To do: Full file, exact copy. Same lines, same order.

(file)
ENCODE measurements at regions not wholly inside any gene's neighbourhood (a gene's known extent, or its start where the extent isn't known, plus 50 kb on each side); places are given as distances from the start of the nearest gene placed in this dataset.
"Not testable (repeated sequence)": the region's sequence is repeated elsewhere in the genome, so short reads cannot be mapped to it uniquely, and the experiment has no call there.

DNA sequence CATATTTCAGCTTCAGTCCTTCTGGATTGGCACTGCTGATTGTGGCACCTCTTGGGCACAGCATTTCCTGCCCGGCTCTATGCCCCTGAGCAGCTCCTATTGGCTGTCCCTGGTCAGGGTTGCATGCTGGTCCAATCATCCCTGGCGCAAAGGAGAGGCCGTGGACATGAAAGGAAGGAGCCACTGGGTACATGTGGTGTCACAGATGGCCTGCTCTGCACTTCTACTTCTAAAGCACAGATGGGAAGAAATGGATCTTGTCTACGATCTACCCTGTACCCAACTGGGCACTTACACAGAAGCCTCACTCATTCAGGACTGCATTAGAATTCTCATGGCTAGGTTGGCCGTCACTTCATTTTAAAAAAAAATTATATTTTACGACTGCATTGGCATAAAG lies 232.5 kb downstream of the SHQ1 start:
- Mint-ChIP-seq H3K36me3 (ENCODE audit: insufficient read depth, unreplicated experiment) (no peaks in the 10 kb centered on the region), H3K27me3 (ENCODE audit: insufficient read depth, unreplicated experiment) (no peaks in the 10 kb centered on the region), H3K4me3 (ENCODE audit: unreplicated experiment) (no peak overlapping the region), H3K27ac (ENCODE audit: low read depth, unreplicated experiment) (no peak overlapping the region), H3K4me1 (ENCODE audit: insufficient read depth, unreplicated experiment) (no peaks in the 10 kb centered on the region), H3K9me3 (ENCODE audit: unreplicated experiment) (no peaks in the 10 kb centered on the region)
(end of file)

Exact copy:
ENCODE measurements at regions not wholly inside any gene's neighbourhood (a gene's known extent, or its start where the extent isn't known, plus 50 kb on each side); places are given as distances from the start of the nearest gene placed in this dataset.
"Not testable (repeated sequence)": the region's sequence is repeated elsewhere in the genome, so short reads cannot be mapped to it uniquely, and the experiment has no call there.

DNA sequence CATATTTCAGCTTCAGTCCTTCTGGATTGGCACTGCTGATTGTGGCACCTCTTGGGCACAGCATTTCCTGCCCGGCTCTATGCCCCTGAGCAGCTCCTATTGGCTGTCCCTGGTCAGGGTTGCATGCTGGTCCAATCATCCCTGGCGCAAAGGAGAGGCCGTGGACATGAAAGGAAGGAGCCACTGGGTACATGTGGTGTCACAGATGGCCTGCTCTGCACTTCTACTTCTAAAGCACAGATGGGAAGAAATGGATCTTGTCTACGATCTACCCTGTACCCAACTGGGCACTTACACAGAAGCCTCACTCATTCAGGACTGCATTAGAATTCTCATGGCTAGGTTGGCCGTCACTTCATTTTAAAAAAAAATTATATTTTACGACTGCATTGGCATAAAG lies 232.5 kb downstream of the SHQ1 start:
- Mint-ChIP-seq H3K36me3 (ENCODE audit: insufficient read depth, unreplicated experiment) (no peaks in the 10 kb centered on the region), H3K27me3 (ENCODE audit: insufficient read depth, unreplicated experiment) (no peaks in the 10 kb centered on the region), H3K4me3 (ENCODE audit: unreplicated experiment) (no peak overlapping the region), H3K27ac (ENCODE audit: low read depth, unreplicated experiment) (no peak overlapping the region), H3K4me1 (ENCODE audit: insufficient read depth, unreplicated experiment) (no peaks in the 10 kb centered on the region), H3K9me3 (ENCODE audit: unreplicated experiment) (no peaks in the 10 kb centered on the region)